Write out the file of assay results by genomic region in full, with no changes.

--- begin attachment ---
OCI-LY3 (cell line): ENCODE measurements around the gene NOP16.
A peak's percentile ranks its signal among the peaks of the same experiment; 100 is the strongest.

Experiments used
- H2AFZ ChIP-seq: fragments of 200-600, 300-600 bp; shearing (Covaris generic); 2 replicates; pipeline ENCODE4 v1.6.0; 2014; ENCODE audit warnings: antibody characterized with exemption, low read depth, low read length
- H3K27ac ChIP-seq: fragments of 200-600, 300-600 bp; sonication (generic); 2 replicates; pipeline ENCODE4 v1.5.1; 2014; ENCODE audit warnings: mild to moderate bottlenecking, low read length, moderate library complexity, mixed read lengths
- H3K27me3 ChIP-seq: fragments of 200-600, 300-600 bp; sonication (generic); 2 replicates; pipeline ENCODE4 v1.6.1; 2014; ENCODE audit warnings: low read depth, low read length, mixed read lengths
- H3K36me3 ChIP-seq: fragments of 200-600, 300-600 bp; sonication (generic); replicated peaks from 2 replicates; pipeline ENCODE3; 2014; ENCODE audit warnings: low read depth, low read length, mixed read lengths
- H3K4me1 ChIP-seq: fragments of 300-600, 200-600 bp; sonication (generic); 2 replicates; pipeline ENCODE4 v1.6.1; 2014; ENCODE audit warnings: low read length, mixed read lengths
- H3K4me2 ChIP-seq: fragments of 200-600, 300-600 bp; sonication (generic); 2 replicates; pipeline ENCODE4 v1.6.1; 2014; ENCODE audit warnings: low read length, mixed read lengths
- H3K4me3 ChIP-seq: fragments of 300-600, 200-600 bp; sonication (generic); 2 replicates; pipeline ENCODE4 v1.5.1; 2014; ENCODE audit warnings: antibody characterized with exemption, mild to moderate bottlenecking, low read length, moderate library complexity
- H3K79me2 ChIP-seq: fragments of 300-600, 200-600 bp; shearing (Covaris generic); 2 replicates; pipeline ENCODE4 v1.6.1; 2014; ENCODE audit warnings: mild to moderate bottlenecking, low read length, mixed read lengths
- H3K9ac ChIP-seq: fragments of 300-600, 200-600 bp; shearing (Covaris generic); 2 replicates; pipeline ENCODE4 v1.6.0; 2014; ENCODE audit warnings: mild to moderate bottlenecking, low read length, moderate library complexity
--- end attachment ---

OCI-LY3 (cell line): ENCODE measurements around the gene NOP16.
A peak's percentile ranks its signal among the peaks of the same experiment; 100 is the strongest.

Experiments used
- H2AFZ ChIP-seq: fragments of 200-600, 300-600 bp; shearing (Covaris generic); 2 replicates; pipeline ENCODE4 v1.6.0; 2014; ENCODE audit warnings: antibody characterized with exemption, low read depth, low read length
- H3K27ac ChIP-seq: fragments of 200-600, 300-600 bp; sonication (generic); 2 replicates; pipeline ENCODE4 v1.5.1; 2014; ENCODE audit warnings: mild to moderate bottlenecking, low read length, moderate library complexity, mixed read lengths
- H3K27me3 ChIP-seq: fragments of 200-600, 300-600 bp; sonication (generic); 2 replicates; pipeline ENCODE4 v1.6.1; 2014; ENCODE audit warnings: low read depth, low read length, mixed read lengths
- H3K36me3 ChIP-seq: fragments of 200-600, 300-600 bp; sonication (generic); replicated peaks from 2 replicates; pipeline ENCODE3; 2014; ENCODE audit warnings: low read depth, low read length, mixed read lengths
- H3K4me1 ChIP-seq: fragments of 300-600, 200-600 bp; sonication (generic); 2 replicates; pipeline ENCODE4 v1.6.1; 2014; ENCODE audit warnings: low read length, mixed read lengths
- H3K4me2 ChIP-seq: fragments of 200-600, 300-600 bp; sonication (generic); 2 replicates; pipeline ENCODE4 v1.6.1; 2014; ENCODE audit warnings: low read length, mixed read lengths
- H3K4me3 ChIP-seq: fragments of 300-600, 200-600 bp; sonication (generic); 2 replicates; pipeline ENCODE4 v1.5.1; 2014; ENCODE audit warnings: antibody characterized with exemption, mild to moderate bottlenecking, low read length, moderate library complexity
- H3K79me2 ChIP-seq: fragments of 300-600, 200-600 bp; shearing (Covaris generic); 2 replicates; pipeline ENCODE4 v1.6.1; 2014; ENCODE audit warnings: mild to moderate bottlenecking, low read length, mixed read lengths
- H3K9ac ChIP-seq: fragments of 300-600, 200-600 bp; shearing (Covaris generic); 2 replicates; pipeline ENCODE4 v1.6.0; 2014; ENCODE audit warnings: mild to moderate bottlenecking, low read length, moderate library complexity